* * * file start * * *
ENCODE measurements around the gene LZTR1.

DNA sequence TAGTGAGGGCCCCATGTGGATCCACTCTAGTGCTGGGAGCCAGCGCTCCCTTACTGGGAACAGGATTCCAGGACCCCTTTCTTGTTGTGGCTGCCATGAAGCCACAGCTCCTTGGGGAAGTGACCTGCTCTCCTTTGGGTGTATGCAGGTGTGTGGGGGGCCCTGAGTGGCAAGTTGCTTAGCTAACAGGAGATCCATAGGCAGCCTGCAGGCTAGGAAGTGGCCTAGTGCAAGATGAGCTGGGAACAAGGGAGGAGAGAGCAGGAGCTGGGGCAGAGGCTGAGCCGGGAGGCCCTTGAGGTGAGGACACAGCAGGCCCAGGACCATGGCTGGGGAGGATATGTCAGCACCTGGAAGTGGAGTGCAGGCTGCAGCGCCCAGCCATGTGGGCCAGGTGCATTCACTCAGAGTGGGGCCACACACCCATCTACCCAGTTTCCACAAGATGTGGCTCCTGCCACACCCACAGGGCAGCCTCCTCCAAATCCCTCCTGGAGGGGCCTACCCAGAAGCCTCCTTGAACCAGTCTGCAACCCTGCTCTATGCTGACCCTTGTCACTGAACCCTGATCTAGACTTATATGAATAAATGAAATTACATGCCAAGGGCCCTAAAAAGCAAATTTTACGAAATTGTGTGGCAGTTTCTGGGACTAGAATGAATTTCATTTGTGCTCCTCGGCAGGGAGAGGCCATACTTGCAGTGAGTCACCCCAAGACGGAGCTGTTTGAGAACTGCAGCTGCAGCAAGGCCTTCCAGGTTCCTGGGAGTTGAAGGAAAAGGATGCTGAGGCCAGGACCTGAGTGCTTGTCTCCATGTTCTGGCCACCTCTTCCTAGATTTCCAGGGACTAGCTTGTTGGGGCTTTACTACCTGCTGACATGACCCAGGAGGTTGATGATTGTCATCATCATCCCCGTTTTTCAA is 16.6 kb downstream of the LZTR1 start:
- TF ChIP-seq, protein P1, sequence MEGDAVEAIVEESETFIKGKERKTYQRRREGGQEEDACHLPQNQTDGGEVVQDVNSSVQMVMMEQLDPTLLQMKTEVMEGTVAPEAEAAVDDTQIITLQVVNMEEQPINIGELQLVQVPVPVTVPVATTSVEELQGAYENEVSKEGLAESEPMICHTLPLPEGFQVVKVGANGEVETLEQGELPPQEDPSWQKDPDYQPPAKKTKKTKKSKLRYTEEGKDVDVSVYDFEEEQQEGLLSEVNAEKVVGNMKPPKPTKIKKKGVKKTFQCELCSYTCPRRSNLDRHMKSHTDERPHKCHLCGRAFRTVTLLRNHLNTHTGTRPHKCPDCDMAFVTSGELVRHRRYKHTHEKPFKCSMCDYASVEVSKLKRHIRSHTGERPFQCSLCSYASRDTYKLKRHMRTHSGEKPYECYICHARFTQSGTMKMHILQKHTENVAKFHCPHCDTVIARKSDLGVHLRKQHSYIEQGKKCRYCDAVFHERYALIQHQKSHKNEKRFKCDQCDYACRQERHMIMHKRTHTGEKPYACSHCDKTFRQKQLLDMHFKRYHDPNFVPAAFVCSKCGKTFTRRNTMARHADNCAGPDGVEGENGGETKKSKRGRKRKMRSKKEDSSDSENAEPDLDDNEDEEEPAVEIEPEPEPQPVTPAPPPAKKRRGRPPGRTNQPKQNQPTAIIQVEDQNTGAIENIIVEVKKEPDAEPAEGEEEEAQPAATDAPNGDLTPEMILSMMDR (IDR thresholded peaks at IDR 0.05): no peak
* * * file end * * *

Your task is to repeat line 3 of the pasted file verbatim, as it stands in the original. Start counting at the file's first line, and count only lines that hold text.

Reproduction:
- TF ChIP-seq, protein P1, sequence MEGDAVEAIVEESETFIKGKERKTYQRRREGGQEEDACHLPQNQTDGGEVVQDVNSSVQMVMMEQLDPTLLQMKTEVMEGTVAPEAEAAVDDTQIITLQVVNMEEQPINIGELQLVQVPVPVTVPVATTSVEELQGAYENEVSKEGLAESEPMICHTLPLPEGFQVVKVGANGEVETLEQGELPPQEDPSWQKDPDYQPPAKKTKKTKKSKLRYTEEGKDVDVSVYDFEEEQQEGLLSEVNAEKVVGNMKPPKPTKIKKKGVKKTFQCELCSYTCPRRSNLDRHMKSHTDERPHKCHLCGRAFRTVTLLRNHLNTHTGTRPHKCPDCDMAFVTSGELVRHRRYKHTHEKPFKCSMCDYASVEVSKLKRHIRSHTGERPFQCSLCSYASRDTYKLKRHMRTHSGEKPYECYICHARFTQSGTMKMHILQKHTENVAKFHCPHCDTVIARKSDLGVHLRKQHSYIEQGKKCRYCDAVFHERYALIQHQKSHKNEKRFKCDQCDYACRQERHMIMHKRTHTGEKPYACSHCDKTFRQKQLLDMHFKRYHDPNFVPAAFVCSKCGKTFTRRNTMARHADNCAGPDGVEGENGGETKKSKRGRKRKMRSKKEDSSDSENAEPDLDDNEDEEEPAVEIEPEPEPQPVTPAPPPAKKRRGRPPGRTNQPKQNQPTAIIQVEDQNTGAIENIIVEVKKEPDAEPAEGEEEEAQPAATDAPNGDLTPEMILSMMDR (IDR thresholded peaks at IDR 0.05): no peak